• Note – this isn’t the first time that a prosecutor has been imprisoned for criminal contempt, disobeying a judicial instruction to hand over exculpatory evidence.

      Mike Nifong (Duke Lacrosse case) served one day in jail for criminal contempt – though in that case, no-one was wrongly convicted.

      • Thanks, a correction worth making— though Nifong was not jailed for his prosecutorial misconduct, but for lying to the judge about it. Lying to a judge during a trial will get any lawyer in big trouble, prosecutor or not. The instance of misconduct in Nifong’s case, among many others, was that he, like Anderson, didn’t hand over Brady material to the defense as required by law. But it was the fact that a judge asked him if he had and he replied in the affirmative that got him a day’s jail time.

        • Of course, this begs the question of why it took so long for “A Prosecutor [to Be]Sent To Jail For Unethical Conduct”.
          And I think I have the answer.

          Compare the public outrage against Ken Anderson to the public outrage against George Zimmermann. Compare the number of people who tweeted Ken Anderson’s address with those who tweeted George Zimmermann’s address. Compare the number of news organizations who altered video and audio to make Ken Anderson look guilty to the number of news organizations who altered video and audio to make George Zimmermann look guilty.

          The horrible truth is that society and the mainstream media are more interested in railroading people for real or imagined crimes than punishing prosecutors who railroad people who railroad people for real and imagined crimes. Hell, there were more people who wanted Nakoula Basseley Nakoula to be prosecuted for murder than those who wanted Ken Anderson to be prosecuted for misconduct.

          Is it any surprise we have prosecutors who have the same mindset as those who wanted to get Zimmermann and Nakoula, due process be damned?

        • In North Carolina, prosecuters are legally immune from the law, at least while in office. A prosecuting attorney can do things like give a rape suspect the current address and cell-phone number of his victim. He can then threaten to throw said victim in prison if she fails to tell him where she is staying and her current cell-phone number. Nifong couldn’t be punished for anything he did in that case except lying to the judge.

    • I object to the proposed rule. Both the law and the ethics rules require a prosecutor to do this—it’s ridiculous to add another layer. The law that is needed is one that makes willful and knowing violation of Brady by a government lawyer a felony, along with any other acts that rob a defendant of a fair defense and a just trial, like suborning perjury and manufacturing (or destroying evidence). We won’t put you in jail for railroading an innocent man into prison, but lying to a judge about it is intolerable—what a stupid and offensive message. And, as with Nifong, criminal contempt usually results in symbolic jail time—one day. Kind of like “Scared Straight.”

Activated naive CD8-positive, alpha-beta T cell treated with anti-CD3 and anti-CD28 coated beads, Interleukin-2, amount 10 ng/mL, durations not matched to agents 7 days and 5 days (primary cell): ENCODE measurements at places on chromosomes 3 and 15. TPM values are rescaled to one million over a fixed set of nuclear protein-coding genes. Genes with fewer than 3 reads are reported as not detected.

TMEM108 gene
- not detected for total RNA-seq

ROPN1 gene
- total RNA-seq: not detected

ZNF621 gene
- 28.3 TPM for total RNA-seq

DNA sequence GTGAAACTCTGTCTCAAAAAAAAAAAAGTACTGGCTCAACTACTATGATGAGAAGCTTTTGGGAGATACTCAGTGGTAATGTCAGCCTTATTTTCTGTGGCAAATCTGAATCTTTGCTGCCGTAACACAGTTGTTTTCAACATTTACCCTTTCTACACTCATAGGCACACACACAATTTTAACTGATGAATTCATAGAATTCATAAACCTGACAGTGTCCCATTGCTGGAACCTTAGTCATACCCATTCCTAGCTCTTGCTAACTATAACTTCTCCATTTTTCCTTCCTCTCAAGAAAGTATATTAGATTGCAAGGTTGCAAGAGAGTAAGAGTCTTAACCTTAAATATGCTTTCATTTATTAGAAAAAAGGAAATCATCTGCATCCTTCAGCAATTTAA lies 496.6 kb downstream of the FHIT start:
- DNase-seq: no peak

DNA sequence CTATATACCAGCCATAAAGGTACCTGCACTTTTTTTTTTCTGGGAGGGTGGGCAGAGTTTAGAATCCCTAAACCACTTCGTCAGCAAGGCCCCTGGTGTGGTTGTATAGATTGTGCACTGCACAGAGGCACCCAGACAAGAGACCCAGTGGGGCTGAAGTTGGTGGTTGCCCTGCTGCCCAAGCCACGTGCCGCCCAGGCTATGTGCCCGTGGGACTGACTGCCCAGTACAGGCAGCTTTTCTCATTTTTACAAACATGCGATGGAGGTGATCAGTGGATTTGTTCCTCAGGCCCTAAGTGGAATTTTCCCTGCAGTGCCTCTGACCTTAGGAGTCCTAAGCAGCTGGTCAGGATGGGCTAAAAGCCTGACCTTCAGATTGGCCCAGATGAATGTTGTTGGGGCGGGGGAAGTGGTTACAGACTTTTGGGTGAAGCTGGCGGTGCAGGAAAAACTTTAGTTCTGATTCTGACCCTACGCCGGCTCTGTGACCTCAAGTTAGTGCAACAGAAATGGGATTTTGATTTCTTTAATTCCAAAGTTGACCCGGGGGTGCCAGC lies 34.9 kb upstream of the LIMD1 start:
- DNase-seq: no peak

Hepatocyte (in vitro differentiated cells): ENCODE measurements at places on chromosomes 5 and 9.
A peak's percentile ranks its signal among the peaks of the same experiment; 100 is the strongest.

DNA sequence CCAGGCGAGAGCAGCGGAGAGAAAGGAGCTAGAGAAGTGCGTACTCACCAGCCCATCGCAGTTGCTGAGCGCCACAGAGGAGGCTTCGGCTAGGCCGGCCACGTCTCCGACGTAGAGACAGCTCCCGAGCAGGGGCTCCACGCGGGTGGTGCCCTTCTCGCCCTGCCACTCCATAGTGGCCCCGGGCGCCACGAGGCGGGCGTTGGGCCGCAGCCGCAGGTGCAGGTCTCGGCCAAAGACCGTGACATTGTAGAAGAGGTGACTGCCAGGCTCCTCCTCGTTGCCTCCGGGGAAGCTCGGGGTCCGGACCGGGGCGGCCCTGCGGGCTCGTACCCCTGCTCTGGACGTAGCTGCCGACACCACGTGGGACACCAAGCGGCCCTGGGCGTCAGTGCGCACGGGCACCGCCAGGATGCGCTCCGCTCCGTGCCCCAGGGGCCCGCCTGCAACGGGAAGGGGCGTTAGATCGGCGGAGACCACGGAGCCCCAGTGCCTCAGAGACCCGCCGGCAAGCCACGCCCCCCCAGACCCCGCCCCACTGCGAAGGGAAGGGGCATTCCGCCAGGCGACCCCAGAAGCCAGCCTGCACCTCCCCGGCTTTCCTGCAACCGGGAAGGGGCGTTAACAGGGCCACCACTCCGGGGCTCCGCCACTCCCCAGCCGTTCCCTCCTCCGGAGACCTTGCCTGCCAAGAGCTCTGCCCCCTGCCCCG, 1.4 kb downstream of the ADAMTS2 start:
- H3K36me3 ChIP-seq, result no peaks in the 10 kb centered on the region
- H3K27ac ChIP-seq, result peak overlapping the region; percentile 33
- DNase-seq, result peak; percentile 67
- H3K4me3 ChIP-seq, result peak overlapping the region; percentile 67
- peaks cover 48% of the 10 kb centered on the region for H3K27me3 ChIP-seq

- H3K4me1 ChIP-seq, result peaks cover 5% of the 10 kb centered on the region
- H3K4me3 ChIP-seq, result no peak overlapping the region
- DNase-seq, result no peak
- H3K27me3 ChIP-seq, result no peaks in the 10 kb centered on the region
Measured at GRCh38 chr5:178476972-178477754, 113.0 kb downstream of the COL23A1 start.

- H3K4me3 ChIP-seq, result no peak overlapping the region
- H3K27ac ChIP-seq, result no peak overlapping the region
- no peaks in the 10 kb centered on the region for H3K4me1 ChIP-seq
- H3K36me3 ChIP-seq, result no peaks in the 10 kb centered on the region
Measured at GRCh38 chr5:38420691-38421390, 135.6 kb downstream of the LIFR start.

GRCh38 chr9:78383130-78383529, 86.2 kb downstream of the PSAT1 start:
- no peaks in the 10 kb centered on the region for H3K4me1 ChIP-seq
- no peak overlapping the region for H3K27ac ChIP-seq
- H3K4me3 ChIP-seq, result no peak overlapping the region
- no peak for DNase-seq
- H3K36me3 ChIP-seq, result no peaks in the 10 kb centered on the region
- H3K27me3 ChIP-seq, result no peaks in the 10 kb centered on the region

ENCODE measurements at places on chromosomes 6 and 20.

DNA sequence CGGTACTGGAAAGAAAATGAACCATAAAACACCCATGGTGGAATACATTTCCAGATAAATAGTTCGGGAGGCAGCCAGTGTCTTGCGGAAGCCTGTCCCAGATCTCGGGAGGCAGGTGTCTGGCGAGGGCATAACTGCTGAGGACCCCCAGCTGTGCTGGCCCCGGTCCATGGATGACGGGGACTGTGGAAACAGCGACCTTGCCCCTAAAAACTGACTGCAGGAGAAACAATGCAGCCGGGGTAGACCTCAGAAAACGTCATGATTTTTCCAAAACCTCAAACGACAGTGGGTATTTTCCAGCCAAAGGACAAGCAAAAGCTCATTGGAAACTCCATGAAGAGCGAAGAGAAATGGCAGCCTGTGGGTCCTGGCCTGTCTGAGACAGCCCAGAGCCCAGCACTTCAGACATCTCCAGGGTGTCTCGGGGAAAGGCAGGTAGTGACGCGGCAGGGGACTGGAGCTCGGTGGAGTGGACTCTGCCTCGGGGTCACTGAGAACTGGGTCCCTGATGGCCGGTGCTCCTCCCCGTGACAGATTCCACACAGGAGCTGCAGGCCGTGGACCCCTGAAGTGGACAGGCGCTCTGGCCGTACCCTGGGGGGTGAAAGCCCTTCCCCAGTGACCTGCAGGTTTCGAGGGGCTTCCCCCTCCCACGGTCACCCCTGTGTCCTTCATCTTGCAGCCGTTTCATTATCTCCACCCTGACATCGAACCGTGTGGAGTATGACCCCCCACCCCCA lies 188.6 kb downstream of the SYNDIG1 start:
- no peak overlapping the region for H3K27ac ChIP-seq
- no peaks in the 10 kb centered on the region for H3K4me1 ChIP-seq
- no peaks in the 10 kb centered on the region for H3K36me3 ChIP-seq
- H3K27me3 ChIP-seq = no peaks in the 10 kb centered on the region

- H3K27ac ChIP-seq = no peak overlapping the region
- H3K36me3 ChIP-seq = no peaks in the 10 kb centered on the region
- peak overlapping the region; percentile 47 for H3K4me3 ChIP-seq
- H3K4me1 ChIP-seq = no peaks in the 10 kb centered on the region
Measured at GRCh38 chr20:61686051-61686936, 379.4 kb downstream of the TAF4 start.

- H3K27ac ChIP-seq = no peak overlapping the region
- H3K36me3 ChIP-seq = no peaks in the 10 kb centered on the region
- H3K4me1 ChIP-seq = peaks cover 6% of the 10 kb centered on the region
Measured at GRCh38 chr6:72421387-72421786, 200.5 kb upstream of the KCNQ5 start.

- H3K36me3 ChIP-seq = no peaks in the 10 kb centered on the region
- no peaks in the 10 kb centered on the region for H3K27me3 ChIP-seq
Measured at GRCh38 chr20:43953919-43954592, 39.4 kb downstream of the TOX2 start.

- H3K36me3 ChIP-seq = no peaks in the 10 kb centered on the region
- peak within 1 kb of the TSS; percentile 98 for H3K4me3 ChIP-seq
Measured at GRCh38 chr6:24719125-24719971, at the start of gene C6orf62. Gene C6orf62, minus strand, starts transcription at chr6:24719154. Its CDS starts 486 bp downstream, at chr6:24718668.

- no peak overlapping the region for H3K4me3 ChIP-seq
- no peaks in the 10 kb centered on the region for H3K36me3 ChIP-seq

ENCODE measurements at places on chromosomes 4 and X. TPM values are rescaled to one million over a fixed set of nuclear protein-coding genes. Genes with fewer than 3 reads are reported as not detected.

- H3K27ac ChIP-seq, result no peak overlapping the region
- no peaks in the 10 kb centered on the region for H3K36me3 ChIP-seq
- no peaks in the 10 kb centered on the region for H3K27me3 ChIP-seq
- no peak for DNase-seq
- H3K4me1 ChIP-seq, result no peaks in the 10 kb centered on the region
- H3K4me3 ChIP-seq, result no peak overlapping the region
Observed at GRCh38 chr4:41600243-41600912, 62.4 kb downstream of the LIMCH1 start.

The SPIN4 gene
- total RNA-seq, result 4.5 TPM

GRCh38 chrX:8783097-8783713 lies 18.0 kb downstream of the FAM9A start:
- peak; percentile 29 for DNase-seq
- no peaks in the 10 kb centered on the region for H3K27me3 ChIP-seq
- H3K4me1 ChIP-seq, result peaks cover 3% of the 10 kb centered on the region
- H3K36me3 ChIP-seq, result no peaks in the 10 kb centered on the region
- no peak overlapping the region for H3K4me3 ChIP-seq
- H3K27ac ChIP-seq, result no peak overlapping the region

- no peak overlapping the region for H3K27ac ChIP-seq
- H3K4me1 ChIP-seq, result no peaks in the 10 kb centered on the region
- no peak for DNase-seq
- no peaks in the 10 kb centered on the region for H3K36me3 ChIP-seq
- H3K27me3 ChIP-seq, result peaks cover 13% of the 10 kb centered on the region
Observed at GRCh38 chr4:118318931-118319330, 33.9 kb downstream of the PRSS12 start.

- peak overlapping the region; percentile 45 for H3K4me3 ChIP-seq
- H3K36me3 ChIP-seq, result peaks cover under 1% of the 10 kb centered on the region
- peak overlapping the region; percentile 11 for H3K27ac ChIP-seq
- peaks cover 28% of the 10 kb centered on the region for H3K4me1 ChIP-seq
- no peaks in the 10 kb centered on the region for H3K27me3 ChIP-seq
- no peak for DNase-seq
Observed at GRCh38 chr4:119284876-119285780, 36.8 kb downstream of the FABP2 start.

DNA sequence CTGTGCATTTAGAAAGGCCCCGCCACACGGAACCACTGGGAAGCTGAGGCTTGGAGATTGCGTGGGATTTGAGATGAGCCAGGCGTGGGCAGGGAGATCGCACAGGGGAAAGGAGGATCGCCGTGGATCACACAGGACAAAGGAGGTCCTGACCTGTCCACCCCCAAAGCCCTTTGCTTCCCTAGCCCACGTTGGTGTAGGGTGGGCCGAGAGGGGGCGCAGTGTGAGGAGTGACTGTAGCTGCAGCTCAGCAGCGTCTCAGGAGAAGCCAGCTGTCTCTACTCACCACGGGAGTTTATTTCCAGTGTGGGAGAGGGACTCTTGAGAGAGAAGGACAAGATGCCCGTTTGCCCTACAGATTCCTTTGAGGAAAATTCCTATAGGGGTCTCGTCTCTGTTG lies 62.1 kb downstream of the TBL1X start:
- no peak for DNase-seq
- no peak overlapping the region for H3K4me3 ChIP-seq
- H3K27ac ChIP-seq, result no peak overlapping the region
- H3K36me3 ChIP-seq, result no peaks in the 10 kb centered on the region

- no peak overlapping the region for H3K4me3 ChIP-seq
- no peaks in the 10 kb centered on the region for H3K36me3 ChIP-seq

• I agree. No additional layer needed. I am a little concerned about the consequences here though. I’ll take your word for it that this guy deliberately withheld evidence and ruined a man’s life. People who do that deserve a lot of misery and jail time is the least of it. But we both know that courts and juries often get “intentional” acts and “negligent” acts wrong. It happens every day. There frequently also is disagreement about what could be considered exculpatory evidence. It’s a claim frequently made on appeal. “Negligent” prosecutors deserve to get reprimanded and even lose their licenses to practice (depending on the circumstances), but I don’t believe they should go to prison. I had every intention of becoming a prosecutor when I entered law school, but decided against it because I was terrified of the ramifications if I was ever wrong. In civil litigation, if an attorney messes up, someone (either the attorney, firm, or perhaps an insurance company) has to write a check. In criminal cases, there is no way to truly rectify the error of convicting the wrong person, even if the error was unintentional.

  3. Perhaps apt punishments for intentional actions to falsely convict the innocent would be an equal measure of what the innocent party receives?

    This guy in jail for 25 years might translate fairly into the prosecutor being in jail for 25 years.

    Negligence of course resulting in loss of license.

  4. Perhaps apt punishments for intentional actions to falsely convict the innocent would be an equal measure of what the innocent party receives?
    ************
    Yes.

  5. Consider, however: despite blatant prosecutorial misconduct, in every state and for centuries, with untold numbers of innocents jailed and executed, most never vindicated, this appears to be the first time on record that any prosecutor has been punished with jail time.

    Has there ever been instances where prosecutors were punished with vigilante justice?

    If anything justifies vigilantism, it is this kind of misconduct.

Leave a Reply

Fill in your details below or click an icon to log in:

WordPress.com Logo

You are commenting using your WordPress.com account. Log Out /  Change )

Google photo

You are commenting using your Google account. Log Out /  Change )

Twitter picture

You are commenting using your Twitter account. Log Out /  Change )

Facebook photo

You are commenting using your Facebook account. Log Out /  Change )

Connecting to %s

This site uses Akismet to reduce spam. Learn how your comment data is processed.